This is the pool I soaked in at La Paloma. The rope is to hang onto while propelling oneself through the hot water.

When I visited La Paloma, there was a chart listing the temperature of the water in each individual pool. In the free-flowing pools, there is not way to add cooler water, so if one does not want a super hot soak, it helps to know the temperature of the water in each pool. I also noticed when I visited that nice incense was burning in the bathhouse and soothing music was playing, both contributing to a sense of peace and relaxation. I also really liked the painting on the walls of the private room  I soaked in. (To see the artwork, go here: http://www.rubbertrampartist.com/2016/02/07/artwork-from-la-paloma/.)

The first time I soaked at La Paloma Too ( 300 Austin), in March of 2014, the bathhouse was still called Hay-Yo-Kay. SDC10024When I returned for a soak in November of 2014, ownership had changed and the bathhouse was called La Paloma Too.

According to the website for both La Paloma locations (http://www.lapalomahotspringsandspa.com/baths/baths.htm),

  • Both bathhouses are over ninety years old
  • Hot Artesian mineral water flows continuously through 11 gravel-bottom pools and is considered true *”structured” water. “Structured” water only exists in two natural flow bathhouses in T or C, NMSDC10025
  • Water temps range from 98 to 115 degrees with a pH of 7.0
  • The water consists of thirty-eight valued natural minerals and are [sic] not treated with chemicals
  • Noted high Lithium content with no unpleasant “sulfur” odor
  • All pools are in a private clothing-optional rooms in our bathhouses with benches for resting. There are absolutely no public displays of nudity allowed

    This is the pool I soaked in when I visited Hay-Yo-Kay, now La Paloma Too.

    This is the pool I soaked in when I visited Hay-Yo-Kay, now La Paloma Too.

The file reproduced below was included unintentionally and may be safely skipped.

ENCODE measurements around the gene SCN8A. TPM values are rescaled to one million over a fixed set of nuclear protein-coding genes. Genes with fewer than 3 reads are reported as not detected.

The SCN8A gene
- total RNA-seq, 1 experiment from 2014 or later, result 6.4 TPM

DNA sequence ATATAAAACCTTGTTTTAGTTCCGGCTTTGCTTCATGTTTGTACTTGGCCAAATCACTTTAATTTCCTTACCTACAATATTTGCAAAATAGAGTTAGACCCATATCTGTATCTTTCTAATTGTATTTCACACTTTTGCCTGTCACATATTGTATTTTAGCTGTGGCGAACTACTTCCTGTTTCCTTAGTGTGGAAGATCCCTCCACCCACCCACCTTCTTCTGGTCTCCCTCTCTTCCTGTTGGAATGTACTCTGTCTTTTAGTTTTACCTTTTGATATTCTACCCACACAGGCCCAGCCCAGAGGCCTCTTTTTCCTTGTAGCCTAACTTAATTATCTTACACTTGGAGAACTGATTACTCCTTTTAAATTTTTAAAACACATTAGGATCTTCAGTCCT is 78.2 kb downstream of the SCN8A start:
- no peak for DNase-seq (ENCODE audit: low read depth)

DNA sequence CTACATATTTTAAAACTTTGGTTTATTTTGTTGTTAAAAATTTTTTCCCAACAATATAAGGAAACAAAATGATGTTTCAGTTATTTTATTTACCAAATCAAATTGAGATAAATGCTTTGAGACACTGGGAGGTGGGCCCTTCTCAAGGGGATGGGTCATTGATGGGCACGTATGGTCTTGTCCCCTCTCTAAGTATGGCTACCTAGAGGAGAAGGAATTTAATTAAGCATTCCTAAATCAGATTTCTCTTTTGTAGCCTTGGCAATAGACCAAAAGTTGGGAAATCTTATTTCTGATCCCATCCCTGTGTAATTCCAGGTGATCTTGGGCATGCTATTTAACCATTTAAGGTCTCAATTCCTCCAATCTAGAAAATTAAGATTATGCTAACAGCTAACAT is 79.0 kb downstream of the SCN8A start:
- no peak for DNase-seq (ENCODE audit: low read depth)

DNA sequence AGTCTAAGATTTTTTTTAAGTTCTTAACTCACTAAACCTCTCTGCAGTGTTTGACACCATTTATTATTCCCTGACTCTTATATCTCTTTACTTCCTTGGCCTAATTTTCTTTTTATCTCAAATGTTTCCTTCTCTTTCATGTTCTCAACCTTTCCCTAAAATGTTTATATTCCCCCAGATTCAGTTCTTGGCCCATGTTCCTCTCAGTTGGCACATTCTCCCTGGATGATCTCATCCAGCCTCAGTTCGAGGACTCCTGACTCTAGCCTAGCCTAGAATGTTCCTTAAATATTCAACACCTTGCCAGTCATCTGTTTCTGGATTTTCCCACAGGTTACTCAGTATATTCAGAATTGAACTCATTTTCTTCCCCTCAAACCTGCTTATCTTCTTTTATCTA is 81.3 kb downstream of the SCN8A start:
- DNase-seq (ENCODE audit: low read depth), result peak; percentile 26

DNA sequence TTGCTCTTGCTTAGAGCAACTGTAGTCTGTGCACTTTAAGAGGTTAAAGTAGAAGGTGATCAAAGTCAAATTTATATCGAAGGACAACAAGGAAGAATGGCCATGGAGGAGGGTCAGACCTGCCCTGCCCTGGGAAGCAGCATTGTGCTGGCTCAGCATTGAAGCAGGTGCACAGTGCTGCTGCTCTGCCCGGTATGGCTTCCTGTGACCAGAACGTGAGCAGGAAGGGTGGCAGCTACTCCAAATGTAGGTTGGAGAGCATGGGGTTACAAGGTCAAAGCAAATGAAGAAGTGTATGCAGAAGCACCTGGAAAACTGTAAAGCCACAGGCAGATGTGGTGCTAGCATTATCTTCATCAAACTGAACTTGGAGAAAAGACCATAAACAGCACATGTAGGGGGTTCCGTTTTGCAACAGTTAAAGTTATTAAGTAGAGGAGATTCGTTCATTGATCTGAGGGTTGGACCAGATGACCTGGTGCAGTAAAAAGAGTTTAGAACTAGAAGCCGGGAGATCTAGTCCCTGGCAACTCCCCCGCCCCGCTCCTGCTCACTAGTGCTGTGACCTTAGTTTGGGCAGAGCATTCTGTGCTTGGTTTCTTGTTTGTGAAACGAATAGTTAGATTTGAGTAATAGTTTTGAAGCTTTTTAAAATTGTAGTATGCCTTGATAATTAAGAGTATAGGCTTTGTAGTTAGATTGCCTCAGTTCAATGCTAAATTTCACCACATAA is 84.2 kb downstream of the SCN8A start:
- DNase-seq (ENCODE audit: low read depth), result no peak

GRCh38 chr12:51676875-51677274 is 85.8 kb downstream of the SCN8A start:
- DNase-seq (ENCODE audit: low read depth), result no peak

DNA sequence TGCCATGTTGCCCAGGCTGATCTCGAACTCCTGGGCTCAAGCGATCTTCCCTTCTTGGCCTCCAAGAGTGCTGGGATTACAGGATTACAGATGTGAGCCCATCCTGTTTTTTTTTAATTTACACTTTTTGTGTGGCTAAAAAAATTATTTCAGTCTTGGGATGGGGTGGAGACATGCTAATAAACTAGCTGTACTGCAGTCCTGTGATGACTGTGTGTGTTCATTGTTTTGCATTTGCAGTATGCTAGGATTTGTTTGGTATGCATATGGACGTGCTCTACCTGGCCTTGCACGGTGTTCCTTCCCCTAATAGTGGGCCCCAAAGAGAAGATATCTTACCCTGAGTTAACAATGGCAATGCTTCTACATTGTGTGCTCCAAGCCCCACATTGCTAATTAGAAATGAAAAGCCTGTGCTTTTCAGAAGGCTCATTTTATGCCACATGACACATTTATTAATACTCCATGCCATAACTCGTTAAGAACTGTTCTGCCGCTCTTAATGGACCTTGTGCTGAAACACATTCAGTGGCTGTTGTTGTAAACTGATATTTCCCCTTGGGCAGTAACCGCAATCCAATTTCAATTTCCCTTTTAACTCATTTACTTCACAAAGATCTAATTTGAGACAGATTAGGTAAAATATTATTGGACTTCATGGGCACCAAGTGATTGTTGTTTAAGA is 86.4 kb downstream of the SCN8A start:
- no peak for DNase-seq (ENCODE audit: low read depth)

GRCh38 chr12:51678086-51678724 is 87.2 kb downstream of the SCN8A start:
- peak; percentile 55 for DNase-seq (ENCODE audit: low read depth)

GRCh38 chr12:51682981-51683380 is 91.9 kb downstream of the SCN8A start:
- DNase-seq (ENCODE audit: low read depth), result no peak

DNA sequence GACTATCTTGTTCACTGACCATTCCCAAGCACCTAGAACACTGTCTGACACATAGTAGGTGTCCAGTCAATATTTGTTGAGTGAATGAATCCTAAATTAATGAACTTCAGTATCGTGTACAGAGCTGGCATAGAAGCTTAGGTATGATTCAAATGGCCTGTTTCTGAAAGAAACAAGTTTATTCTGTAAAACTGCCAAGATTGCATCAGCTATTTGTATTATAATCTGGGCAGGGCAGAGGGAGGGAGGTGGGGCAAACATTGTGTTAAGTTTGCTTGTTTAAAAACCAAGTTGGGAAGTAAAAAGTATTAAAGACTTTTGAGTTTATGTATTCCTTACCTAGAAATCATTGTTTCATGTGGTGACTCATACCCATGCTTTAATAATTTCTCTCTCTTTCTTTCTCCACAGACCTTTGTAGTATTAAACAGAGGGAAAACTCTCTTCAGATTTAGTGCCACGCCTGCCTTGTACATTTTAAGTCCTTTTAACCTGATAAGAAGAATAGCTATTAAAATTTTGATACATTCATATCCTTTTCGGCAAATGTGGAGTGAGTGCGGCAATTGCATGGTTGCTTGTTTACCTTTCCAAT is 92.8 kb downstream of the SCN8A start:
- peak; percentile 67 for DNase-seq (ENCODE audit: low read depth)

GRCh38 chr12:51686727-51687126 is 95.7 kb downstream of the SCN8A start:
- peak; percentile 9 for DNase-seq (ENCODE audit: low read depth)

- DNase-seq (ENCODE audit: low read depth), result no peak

• Guests can soak by the half hour or by the hour and have access to public bathrooms and showers
  • No children under 7 years of age in pools or pool rooms. Guests 16 yrs and younger must be accompanied by adult at all times in the bathhouses
  • The only known bathhouse built over a hot mineral drainage canal in the continental U.S.

At either La Palaoma or La Paloma Too, a half hour soak is $6 per person; full-hour soaks are $10 per person. If you happen to be in Truth or Consequences on your birthday, both bathhouses offer a free soak on that special day.

The water in the free-flowing pools at Indian Springs, La Paloma, and La Paloma Too is very hot, and there is no way to add cool water as is possible at bathhouses where the tubs have faucets and drains. Whenever I soak at any of the bathhouses with free-flowing pools, I spend my half hour in and out, in and out of the pools. I love the super hot water, but I can only stay in it a few minutes at a time before I feel overheated. On at least a couple occasions, I’ve left Indian Springs (where I’ve soaked the most) feeling definitely high. WOW! I think it’s pretty cool to feel like I’m trippin’ without having to take any drugs.

*According to http://www.aquatechnology.net/frame426230.html, a “GENERAL definition of ‘altered’ or ‘structured’ water” is

…any mechanical, electrical, optical or other process or combinations thereof which alters the physical or chemical characteristics of water, thereby creating a new form or species of water which when utilized by plants, animals or humans demonstrates measurable and repeatable benefits to chemical, enzymatic and general cellular functions.

To read about my experiences at three more Truth or Consequences bathhouses, go here: http://www.rubbertrampartist.com/2016/02/08/truth-or-consequences-hot-springs-my-experiences-part-2/.

I took all photos in this post.